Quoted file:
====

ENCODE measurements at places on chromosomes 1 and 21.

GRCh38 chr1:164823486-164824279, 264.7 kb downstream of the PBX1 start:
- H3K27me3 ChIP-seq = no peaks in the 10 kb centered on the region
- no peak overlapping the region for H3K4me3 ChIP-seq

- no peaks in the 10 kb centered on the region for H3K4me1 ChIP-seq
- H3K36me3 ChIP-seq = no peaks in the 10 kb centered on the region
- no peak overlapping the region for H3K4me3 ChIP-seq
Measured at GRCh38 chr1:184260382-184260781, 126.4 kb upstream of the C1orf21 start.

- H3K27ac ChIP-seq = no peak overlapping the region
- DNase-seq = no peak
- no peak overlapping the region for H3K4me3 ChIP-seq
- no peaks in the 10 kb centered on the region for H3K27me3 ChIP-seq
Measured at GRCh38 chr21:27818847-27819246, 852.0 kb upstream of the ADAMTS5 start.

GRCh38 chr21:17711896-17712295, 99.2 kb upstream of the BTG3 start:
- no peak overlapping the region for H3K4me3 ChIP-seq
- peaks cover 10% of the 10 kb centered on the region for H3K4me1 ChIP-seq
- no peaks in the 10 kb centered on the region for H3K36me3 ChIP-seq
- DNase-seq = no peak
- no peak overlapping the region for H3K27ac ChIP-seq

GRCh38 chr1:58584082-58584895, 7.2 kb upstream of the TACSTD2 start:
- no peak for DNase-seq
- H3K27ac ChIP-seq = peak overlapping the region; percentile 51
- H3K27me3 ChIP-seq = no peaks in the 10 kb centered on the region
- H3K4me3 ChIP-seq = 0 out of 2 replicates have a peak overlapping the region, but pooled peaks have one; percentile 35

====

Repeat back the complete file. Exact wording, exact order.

ENCODE measurements at places on chromosomes 1 and 21.

GRCh38 chr1:164823486-164824279, 264.7 kb downstream of the PBX1 start:
- H3K27me3 ChIP-seq = no peaks in the 10 kb centered on the region
- no peak overlapping the region for H3K4me3 ChIP-seq

- no peaks in the 10 kb centered on the region for H3K4me1 ChIP-seq
- H3K36me3 ChIP-seq = no peaks in the 10 kb centered on the region
- no peak overlapping the region for H3K4me3 ChIP-seq
Measured at GRCh38 chr1:184260382-184260781, 126.4 kb upstream of the C1orf21 start.

- H3K27ac ChIP-seq = no peak overlapping the region
- DNase-seq = no peak
- no peak overlapping the region for H3K4me3 ChIP-seq
- no peaks in the 10 kb centered on the region for H3K27me3 ChIP-seq
Measured at GRCh38 chr21:27818847-27819246, 852.0 kb upstream of the ADAMTS5 start.

GRCh38 chr21:17711896-17712295, 99.2 kb upstream of the BTG3 start:
- no peak overlapping the region for H3K4me3 ChIP-seq
- peaks cover 10% of the 10 kb centered on the region for H3K4me1 ChIP-seq
- no peaks in the 10 kb centered on the region for H3K36me3 ChIP-seq
- DNase-seq = no peak
- no peak overlapping the region for H3K27ac ChIP-seq

GRCh38 chr1:58584082-58584895, 7.2 kb upstream of the TACSTD2 start:
- no peak for DNase-seq
- H3K27ac ChIP-seq = peak overlapping the region; percentile 51
- H3K27me3 ChIP-seq = no peaks in the 10 kb centered on the region
- H3K4me3 ChIP-seq = 0 out of 2 replicates have a peak overlapping the region, but pooled peaks have one; percentile 35